ok! I get this. :) One horse I rode once did it, but I suspected because he was highly annoyed by flies (a lot of them) and maybe a strap that was wrong on his belly. So I always ask a trainer: why is he doing it? What should I do. :)
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The bravest are surely those who have the clearest vision of what is before them, glory and danger alike, and yet notwithstanding go out and meet it. (-Thucydides)
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post #136 of 140 Old 08-31-2019, 06:04 AM
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Thank you everyone for your very valuable feedback! As a new rider it is so difficult to know what to do since everyone had their own opinion about horses and their own training methods... I had a horse that was head tossing once and I did not punish or correct is because I didn't understand why it did this since the horse always does what I ask for (within reason because he is older and suffered some injuries, we won't do stuff that might overstress the muscles.) and I see him really really try to read my cues (beginning rider so I bet I am not clear enough often...) I think it's a really sweet natured horse, he deserves to be understood and met in his concerns (just like every animal.)...



To be honest I sometimes disagree with my trainer... :s I asked her if the horse was worried/afraid once and she said 'no', but I felt his muscles tense, his head went up, ears forward. He seemed really worried to me? I have always loved animals and I want to understand them. For this I mostly try to use my gut instincts and I ask advice, read a lot about behaviours I observe. Sadly my gut instinct goes against training rules like: 'horse should always do what you ask for', this makes me feel like a weak handler/trainer... because I like to give the benefit of the doubt sometimes... I kinda feel insecure sometimes about myself, but when I am with the horse I am always calm and I'd rather react too slow then react quickly and do something innapropriate.

The bravest are surely those who have the clearest vision of what is before them, glory and danger alike, and yet notwithstanding go out and meet it. (-Thucydides)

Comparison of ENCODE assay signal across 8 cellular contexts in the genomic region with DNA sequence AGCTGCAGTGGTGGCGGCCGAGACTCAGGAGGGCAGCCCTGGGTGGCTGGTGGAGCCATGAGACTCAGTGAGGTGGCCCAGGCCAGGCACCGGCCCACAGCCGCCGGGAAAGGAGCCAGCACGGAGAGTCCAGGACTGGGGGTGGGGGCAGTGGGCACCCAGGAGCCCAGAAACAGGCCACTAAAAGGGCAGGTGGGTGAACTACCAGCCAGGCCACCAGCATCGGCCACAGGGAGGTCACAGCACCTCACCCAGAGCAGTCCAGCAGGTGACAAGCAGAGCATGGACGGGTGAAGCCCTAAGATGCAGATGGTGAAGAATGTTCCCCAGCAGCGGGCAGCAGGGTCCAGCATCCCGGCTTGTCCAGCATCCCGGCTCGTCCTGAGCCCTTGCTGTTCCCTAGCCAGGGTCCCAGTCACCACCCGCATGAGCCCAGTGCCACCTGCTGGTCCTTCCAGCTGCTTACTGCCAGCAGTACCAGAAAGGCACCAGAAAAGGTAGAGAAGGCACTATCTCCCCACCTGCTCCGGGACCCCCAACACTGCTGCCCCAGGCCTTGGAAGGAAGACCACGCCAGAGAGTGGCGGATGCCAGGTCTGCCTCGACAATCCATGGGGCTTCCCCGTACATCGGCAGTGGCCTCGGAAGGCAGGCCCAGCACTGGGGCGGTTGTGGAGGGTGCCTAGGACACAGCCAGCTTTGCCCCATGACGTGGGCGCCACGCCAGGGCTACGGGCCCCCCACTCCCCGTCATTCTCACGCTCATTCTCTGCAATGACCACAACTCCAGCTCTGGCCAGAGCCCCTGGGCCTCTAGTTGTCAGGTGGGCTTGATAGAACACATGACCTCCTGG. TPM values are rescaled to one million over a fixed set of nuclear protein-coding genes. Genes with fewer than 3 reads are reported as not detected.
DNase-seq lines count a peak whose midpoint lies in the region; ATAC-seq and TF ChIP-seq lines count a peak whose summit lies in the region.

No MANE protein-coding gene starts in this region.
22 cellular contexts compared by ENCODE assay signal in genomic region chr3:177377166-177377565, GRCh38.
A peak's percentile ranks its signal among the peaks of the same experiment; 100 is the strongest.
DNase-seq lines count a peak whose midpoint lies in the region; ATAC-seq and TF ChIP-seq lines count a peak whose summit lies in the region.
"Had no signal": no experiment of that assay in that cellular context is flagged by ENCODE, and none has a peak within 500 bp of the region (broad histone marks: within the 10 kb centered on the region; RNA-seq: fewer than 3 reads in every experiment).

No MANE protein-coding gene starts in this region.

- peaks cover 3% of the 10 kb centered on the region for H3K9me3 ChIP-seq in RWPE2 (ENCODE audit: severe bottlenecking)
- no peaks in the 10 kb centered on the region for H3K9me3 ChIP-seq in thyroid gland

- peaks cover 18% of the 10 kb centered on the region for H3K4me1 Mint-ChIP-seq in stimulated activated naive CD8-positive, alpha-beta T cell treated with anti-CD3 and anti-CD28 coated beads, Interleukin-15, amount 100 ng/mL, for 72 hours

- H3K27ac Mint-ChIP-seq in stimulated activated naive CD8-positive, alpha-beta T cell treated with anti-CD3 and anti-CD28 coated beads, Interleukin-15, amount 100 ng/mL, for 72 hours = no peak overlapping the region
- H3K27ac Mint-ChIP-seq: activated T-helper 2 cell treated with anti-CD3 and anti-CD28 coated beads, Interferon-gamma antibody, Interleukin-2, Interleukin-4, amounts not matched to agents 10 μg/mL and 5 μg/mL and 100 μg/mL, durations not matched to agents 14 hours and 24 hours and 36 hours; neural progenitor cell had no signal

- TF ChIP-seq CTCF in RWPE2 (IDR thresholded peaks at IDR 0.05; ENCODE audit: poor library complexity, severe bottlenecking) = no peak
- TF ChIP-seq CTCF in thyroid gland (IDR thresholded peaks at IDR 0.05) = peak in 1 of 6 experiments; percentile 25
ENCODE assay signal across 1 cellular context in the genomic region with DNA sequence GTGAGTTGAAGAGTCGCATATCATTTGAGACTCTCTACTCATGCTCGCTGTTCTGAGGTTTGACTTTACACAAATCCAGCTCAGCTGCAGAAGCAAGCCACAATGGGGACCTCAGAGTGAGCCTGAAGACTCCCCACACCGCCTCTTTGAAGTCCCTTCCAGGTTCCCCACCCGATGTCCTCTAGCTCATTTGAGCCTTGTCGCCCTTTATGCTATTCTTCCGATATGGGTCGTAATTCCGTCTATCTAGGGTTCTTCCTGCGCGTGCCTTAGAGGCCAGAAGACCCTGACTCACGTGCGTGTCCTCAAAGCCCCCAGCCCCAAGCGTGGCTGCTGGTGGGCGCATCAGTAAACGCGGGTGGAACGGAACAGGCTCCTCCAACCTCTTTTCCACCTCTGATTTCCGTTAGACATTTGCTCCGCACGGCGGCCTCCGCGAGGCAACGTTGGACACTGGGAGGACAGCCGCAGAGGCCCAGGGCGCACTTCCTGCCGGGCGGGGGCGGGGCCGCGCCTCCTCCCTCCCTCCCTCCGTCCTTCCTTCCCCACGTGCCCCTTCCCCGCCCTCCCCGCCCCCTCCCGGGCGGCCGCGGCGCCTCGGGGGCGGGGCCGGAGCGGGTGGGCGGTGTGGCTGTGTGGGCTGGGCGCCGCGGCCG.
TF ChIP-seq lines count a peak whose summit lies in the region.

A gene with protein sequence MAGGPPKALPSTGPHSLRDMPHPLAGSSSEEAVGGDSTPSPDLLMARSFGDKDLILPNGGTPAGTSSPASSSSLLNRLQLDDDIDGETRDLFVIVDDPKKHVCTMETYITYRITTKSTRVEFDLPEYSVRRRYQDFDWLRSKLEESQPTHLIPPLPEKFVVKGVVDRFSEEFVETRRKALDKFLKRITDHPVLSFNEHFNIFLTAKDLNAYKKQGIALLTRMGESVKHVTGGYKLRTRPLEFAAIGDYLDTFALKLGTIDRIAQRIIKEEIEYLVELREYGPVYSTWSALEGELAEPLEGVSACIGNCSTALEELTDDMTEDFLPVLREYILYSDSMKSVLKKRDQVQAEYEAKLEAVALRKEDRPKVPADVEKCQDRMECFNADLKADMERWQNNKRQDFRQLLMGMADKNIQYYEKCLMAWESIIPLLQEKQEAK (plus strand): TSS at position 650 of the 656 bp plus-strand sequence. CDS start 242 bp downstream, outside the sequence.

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post #137 of 140 Old 08-31-2019, 06:16 AM
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I also would like to add that I know that you can't force respect from any animals. I don't want animals 'obeying' me because they are afraid. That would be soooo ashaming for me... (I would only want to avoid mistraining or creating dangerous situations, hence my questions.) I want them to feel safe so they can learn. I am not afraid of horses because I know that if they would want to run over me they could. If they would want to kill me they easily could. If they want to throw me out of the saddle, they can. Just like a dog could jump at your throat and kill you, but no animal (!) is gonna do this if you communicate and build trust/try to understand eachother. Because I am human I accept that the horse is bigger, faster and stronger. I also accept that it is my responsibility to try to communicate by reading them and learning.


I am gonna remain true to myself and still keep on reading and asking for advice/listening. You guys really helped me and it comforted me knowing that it's a complex thing. I will not correct the horse if I see him doing it again, instead I am gonna really observe it and pay close attention. He likes being brushed, gives me his hooves willingly, stands still, lays his head in my hands gently, etc... these are all signs that he is okay (? I guess?) so it makes no sense that he would all of a sudden behave weird while riding. Probably I am the reason, I will also take a good look at my riding and what I do, maybe I am giving unclear cues or maybe he is bored of the exercise or maybe flies.... :)
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The bravest are surely those who have the clearest vision of what is before them, glory and danger alike, and yet notwithstanding go out and meet it. (-Thucydides)
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post #138 of 140 Old 08-31-2019, 08:33 AM
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If you ask Cherie, Avna, Steady On, bsms and the whole host of others that give valuable advice how long they have had horses in their life the answer will be years. When you ask how much time they spent actually interacting with the horse(s) again the answer will be years. Time is the limiting factor for those just getting into horses. There is no crash course. There are no short cuts. A good relationship takes time. It also takes work.